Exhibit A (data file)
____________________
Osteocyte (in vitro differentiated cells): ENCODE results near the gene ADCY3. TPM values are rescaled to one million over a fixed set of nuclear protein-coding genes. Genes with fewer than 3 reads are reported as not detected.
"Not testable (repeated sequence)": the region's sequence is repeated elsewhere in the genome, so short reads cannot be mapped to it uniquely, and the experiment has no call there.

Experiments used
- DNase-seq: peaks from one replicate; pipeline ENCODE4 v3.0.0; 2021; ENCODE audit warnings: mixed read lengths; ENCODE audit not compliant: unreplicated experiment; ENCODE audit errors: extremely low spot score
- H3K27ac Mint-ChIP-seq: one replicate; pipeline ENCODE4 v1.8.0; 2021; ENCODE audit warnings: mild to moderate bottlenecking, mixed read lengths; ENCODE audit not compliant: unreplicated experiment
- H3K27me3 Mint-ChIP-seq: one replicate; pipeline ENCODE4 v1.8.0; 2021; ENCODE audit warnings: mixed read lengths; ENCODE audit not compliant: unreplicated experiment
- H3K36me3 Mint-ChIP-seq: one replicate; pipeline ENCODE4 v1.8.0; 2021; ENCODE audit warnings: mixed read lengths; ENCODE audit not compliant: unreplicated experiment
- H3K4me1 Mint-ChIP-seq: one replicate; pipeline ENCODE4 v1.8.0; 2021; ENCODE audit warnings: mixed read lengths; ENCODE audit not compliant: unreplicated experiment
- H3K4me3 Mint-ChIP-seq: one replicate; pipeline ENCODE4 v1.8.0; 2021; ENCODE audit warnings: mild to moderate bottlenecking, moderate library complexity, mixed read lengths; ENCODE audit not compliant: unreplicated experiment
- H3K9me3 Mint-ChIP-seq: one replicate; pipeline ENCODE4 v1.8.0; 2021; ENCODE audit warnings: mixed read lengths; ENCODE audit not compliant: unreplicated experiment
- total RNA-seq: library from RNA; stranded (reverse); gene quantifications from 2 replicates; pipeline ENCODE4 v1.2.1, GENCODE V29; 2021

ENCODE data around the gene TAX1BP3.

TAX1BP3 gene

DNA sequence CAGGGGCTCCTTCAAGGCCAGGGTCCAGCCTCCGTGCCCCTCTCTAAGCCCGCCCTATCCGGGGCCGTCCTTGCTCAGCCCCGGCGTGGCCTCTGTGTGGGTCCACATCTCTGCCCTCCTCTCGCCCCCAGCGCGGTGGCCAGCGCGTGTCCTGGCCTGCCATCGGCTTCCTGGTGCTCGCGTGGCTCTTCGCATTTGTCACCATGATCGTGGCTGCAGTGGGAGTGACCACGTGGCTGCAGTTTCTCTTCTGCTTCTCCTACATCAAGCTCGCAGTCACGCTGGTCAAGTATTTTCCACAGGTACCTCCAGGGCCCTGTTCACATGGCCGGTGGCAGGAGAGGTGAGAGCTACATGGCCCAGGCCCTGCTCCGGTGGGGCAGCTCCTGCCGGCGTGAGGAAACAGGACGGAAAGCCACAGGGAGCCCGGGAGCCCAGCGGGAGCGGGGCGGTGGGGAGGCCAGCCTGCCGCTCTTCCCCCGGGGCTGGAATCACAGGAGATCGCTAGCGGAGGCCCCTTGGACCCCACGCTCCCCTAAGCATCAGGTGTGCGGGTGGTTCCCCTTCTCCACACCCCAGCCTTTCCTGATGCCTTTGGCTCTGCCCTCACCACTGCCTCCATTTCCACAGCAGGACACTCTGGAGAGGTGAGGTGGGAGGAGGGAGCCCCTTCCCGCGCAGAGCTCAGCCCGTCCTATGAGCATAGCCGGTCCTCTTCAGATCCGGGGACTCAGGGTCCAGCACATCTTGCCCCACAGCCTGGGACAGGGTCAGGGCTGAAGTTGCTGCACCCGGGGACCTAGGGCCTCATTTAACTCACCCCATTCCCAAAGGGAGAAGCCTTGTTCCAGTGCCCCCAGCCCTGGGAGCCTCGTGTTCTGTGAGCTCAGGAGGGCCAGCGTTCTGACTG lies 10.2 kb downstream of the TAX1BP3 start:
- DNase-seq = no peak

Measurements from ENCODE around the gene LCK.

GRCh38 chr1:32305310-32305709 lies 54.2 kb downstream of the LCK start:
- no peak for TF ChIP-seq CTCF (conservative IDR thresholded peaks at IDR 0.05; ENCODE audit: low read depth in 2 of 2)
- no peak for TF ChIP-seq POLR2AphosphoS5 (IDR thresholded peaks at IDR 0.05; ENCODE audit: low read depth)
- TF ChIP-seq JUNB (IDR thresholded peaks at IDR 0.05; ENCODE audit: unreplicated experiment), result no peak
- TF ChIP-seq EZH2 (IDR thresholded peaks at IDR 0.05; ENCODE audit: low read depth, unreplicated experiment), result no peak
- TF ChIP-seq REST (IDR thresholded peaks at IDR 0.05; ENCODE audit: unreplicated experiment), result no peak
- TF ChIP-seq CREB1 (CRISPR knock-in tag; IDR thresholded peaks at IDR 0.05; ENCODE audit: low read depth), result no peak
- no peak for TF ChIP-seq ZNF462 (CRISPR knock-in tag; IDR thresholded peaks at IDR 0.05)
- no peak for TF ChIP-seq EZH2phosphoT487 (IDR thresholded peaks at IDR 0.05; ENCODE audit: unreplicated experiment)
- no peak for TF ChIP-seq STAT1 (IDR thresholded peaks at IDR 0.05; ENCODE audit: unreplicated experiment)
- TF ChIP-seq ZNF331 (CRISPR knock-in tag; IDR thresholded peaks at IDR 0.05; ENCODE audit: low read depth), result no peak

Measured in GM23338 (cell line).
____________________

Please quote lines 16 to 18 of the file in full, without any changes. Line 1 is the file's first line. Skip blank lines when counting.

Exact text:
Measurements from ENCODE around the gene LCK.

GRCh38 chr1:32305310-32305709 lies 54.2 kb downstream of the LCK start:
- no peak for TF ChIP-seq CTCF (conservative IDR thresholded peaks at IDR 0.05; ENCODE audit: low read depth in 2 of 2)